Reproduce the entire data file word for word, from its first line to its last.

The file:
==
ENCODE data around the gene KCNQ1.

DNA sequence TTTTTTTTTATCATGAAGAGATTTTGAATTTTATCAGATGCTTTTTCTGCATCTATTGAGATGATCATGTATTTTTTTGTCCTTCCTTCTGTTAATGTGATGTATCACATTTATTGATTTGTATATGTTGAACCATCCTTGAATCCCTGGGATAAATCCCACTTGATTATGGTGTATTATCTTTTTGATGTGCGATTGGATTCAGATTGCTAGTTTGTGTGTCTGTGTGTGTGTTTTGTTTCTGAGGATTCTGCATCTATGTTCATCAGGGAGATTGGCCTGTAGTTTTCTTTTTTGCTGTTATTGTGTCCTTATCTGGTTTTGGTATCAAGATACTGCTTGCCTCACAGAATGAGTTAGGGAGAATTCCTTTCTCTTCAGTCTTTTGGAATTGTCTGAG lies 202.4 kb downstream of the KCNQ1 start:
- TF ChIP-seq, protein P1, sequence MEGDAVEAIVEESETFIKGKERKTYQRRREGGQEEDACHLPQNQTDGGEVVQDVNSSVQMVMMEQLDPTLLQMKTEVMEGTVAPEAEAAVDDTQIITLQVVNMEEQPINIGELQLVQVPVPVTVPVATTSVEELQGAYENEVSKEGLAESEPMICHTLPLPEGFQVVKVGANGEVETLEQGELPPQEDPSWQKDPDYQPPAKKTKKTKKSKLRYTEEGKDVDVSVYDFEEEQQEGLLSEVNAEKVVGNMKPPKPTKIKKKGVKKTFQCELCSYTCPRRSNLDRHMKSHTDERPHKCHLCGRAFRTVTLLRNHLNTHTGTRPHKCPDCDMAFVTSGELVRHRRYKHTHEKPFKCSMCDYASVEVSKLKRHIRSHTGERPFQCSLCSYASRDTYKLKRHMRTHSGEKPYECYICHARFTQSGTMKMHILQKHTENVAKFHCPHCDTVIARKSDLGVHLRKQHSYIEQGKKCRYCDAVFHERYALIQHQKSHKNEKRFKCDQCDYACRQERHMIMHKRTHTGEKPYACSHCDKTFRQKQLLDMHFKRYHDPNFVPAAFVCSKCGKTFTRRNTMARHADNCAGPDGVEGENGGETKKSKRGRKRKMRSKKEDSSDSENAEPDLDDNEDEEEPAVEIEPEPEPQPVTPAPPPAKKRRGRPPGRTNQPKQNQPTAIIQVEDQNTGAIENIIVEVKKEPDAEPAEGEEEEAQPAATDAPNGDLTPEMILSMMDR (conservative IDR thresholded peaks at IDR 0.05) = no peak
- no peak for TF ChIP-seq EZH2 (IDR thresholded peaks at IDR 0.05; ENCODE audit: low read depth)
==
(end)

ENCODE data around the gene KCNQ1.

DNA sequence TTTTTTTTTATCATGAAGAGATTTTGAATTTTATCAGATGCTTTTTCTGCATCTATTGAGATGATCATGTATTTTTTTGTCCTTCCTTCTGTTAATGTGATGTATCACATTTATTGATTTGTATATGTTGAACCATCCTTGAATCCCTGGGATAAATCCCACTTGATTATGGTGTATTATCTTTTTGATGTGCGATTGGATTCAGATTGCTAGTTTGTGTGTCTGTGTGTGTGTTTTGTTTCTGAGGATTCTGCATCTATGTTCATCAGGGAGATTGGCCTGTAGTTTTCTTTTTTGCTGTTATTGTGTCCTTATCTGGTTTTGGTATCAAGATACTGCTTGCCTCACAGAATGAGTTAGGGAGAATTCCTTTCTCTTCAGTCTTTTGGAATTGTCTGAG lies 202.4 kb downstream of the KCNQ1 start:
- TF ChIP-seq, protein P1, sequence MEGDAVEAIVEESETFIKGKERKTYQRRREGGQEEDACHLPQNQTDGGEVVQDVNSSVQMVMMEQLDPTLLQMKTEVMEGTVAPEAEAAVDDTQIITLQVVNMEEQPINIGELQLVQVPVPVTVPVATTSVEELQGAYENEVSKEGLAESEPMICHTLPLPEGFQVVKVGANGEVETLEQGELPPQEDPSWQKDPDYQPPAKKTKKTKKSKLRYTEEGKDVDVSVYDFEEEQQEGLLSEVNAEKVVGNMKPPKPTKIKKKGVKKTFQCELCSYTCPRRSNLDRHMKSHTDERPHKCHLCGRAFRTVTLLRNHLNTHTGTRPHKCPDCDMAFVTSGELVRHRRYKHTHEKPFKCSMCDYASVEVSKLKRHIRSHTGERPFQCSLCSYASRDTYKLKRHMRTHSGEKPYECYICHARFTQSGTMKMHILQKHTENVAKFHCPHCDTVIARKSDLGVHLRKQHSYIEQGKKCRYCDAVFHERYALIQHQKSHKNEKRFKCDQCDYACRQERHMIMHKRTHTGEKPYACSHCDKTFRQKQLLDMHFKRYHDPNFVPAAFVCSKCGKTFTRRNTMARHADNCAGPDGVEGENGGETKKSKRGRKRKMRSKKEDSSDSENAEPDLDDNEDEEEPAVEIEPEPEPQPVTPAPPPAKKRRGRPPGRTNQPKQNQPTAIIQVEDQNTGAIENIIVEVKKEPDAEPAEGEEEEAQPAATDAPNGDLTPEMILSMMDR (conservative IDR thresholded peaks at IDR 0.05) = no peak
- no peak for TF ChIP-seq EZH2 (IDR thresholded peaks at IDR 0.05; ENCODE audit: low read depth)